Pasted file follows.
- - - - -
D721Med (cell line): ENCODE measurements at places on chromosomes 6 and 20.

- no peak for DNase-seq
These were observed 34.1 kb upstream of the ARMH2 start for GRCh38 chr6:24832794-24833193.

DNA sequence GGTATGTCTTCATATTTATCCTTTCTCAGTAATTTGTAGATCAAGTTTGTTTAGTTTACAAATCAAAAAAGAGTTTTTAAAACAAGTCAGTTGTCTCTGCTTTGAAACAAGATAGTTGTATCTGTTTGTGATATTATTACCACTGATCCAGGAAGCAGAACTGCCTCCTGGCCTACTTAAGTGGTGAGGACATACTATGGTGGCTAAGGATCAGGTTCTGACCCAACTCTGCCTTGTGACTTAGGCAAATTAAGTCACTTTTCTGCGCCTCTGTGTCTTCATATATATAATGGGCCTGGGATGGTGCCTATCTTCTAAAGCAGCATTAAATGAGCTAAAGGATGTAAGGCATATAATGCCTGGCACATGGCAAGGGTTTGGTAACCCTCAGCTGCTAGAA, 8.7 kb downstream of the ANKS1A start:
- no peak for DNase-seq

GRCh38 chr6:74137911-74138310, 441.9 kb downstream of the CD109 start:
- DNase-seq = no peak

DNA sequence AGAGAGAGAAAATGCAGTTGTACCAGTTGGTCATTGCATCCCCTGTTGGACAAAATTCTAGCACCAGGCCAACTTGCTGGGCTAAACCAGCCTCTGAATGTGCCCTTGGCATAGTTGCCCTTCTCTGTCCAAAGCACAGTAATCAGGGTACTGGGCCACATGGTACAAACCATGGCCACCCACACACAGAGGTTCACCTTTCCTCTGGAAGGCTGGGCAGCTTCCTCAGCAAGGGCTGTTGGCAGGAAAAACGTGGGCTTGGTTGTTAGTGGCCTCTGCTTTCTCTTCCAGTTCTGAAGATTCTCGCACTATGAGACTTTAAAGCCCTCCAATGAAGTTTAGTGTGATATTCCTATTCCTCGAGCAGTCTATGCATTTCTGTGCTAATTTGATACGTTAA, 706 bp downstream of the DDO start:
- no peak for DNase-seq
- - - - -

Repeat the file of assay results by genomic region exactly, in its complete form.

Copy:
D721Med (cell line): ENCODE measurements at places on chromosomes 6 and 20.

- no peak for DNase-seq
These were observed 34.1 kb upstream of the ARMH2 start for GRCh38 chr6:24832794-24833193.

DNA sequence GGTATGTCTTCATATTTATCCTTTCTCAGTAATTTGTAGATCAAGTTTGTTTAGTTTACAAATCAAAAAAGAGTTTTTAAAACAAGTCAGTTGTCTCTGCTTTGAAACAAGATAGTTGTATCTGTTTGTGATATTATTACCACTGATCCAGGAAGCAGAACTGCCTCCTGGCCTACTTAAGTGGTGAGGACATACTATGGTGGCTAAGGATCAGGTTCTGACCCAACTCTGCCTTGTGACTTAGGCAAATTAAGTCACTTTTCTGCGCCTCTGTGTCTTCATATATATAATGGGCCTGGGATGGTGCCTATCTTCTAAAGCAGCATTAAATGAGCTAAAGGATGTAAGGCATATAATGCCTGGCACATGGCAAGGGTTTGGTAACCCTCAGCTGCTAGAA, 8.7 kb downstream of the ANKS1A start:
- no peak for DNase-seq

GRCh38 chr6:74137911-74138310, 441.9 kb downstream of the CD109 start:
- DNase-seq = no peak

DNA sequence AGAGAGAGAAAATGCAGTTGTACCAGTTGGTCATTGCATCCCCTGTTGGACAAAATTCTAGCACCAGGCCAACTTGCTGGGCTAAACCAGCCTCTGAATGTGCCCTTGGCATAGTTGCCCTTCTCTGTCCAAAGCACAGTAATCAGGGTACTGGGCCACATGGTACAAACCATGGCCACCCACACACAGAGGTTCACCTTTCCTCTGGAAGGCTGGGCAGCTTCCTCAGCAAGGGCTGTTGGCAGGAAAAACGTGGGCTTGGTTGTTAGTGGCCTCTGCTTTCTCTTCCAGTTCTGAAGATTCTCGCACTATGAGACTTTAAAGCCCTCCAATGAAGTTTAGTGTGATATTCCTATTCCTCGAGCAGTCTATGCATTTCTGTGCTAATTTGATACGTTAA, 706 bp downstream of the DDO start:
- no peak for DNase-seq